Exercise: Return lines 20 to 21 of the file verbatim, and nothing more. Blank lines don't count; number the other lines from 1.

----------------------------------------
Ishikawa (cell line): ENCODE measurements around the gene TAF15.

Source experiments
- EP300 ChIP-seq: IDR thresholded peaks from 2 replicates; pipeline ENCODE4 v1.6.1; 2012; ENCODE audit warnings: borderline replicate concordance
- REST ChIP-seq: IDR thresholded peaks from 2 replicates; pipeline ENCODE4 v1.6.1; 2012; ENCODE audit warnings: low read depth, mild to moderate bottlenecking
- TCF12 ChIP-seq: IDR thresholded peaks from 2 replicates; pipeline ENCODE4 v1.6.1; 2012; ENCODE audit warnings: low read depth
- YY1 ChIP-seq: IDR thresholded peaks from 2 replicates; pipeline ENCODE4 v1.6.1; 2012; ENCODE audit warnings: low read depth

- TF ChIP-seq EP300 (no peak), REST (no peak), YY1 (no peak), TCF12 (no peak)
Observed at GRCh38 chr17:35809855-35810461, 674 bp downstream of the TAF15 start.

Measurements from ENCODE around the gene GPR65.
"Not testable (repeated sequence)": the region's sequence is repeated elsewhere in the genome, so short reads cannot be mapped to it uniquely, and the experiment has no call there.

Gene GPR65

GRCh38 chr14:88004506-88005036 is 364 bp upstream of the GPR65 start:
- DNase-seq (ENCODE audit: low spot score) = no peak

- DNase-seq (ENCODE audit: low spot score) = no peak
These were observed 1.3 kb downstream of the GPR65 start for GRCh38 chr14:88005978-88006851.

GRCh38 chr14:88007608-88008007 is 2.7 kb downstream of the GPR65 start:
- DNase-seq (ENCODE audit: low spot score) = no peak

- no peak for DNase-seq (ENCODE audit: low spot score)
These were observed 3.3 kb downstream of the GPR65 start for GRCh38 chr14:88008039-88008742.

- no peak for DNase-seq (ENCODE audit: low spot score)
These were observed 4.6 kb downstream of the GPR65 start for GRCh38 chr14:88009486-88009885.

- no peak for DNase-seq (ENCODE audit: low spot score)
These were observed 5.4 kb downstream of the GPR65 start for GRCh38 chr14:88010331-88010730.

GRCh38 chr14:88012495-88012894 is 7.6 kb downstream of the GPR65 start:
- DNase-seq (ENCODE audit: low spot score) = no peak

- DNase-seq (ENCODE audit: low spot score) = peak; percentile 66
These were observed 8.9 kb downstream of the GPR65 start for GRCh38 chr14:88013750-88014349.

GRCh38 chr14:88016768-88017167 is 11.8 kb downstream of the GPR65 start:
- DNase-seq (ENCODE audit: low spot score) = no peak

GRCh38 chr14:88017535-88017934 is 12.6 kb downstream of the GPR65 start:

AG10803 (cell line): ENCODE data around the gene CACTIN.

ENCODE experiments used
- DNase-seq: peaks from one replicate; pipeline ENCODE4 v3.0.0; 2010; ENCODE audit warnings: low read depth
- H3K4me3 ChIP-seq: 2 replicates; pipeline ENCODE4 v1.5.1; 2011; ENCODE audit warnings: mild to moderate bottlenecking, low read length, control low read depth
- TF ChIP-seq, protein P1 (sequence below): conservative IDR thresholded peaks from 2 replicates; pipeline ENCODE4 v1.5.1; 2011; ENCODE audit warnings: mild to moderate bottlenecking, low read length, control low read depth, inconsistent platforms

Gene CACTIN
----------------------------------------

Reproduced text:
- no peak for DNase-seq (ENCODE audit: low spot score)
These were observed 4.6 kb downstream of the GPR65 start for GRCh38 chr14:88009486-88009885.